The global positioning system (GPS) is a satellite-based navigation system consisting of a network of 24 satellites which are orbiting in space approximately 11000 miles from the surface of the Earth. The satellites make two complete orbits of the Earth every day.
The first GPS satellite was launched by the US Military in February 1978 and civilian use began in the early 1990s. In May 2000 the US Military turned off selective availability, which reduced GPS positional errors from 30m to just a few meters.
Each GPS satellite transmits a message containing three pieces of information, the satellite number, its position in space and the time at which the message was sent. The GPS receiver reads the message and saves the information.
To calculate its position, the GPS receiver compares the time at which a signal was transmitted by a satellite with the time it was received by the GPS receiver. This allows it to determine how far away that particular satellite is. Using information from four satellites the GPS receiver can calculate its 3D position and the time. If the receiver already knows the time to within a few nanoseconds only three satellite signals are required, however this is not normally the case and in practice a minimum of four satellites signals are required for a “useful” solution.
The main unavoidable errors in the GPS positioning system are due to four main sources, all of which have approximately equal impact:
|Ephemeris data||Errors in the transmitted location of the satellite|
|Satellite data||Errors in the clock on board the satellite|
|Ionosphere||Errors in the corrections of the ionosphere effects|
|Troposphere||Errors in the corrections of troposphere effects|
The last of these errors Ionosphere and Troposphere are caused by the atmosphere delaying the radio signals from the GPS satellites. All of these errors are present in the GPS "system" before the signal is received, so they are receiver independent. Typically the resultant error in position due to these sources is in the range 2m-3m.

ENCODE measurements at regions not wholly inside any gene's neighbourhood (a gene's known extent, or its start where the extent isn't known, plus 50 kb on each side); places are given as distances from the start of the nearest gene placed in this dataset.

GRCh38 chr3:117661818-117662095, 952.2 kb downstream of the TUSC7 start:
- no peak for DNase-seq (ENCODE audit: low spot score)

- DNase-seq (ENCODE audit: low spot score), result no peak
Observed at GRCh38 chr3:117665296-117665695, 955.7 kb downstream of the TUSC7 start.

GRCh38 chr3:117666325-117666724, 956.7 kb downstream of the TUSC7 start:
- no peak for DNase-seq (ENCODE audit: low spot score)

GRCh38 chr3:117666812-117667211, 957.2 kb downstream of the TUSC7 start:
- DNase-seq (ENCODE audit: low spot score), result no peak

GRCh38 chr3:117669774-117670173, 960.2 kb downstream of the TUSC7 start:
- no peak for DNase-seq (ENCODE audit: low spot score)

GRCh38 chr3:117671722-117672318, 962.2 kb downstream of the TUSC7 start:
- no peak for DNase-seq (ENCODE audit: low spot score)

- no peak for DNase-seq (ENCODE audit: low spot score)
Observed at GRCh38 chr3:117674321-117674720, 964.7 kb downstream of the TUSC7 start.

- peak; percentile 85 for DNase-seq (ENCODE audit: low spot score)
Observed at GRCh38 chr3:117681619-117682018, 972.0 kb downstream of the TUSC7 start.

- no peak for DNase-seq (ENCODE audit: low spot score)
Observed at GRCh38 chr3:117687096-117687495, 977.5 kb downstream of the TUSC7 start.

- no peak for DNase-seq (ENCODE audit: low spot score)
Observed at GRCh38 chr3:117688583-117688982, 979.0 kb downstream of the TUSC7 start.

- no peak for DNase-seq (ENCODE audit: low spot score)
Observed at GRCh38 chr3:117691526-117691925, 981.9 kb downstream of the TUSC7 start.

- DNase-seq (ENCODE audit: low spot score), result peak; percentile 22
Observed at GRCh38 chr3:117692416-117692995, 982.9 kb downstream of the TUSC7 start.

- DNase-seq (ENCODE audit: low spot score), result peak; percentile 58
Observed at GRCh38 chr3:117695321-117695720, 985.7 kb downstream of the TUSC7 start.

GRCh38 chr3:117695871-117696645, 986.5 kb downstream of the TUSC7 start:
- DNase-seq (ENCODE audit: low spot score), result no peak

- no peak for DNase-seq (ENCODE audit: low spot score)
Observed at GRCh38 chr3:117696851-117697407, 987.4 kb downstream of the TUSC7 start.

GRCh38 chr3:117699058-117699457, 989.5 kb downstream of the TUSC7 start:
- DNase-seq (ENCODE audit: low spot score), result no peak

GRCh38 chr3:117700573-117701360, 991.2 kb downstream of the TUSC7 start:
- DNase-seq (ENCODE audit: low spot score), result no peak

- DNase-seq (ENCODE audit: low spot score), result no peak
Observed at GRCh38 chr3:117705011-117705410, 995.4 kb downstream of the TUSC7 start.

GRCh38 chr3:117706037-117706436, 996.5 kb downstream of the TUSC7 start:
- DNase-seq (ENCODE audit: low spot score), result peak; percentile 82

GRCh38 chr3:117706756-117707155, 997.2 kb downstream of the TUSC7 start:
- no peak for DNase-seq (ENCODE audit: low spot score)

There are another two important sources of positional error in GPS positioning:
|Multipath||Errors caused by reflected signals entering the receiver antenna|
|Receiver||Errors in the receivers measurement of range caused by thermal noise, software accuracy and inter channel biases|
In an open environment with no local obstructions, multipath is quite low and not a major problem, however, in built up environments it can quickly become the dominant source of error and is particularly difficult to eliminate.
The raw satellite range comes from the receiver tracking the signal information from the satellite; the carrier phase comes from tracking the actual radio wave oscillation. All modern GPS receivers track both of these signals. Using modern electronics, receiver sourced errors are now very small. For raw satellite ranges the error is in the range of about 20cm, for carrier phase the errors are less than 1mm. Good positional accuracy relies on both accurate ranges and carrier, whilst speed and distance are predominantly based on carrier only information
In conclusion, most of the errors in GPS systems are caused by the signals themselves and not by the GPS receiver itself. Therefore, the raw positional accuracy from a good quality GPS system from Manufacturer "A" compared with Manufacturer "B" is likely to be very similar indeed.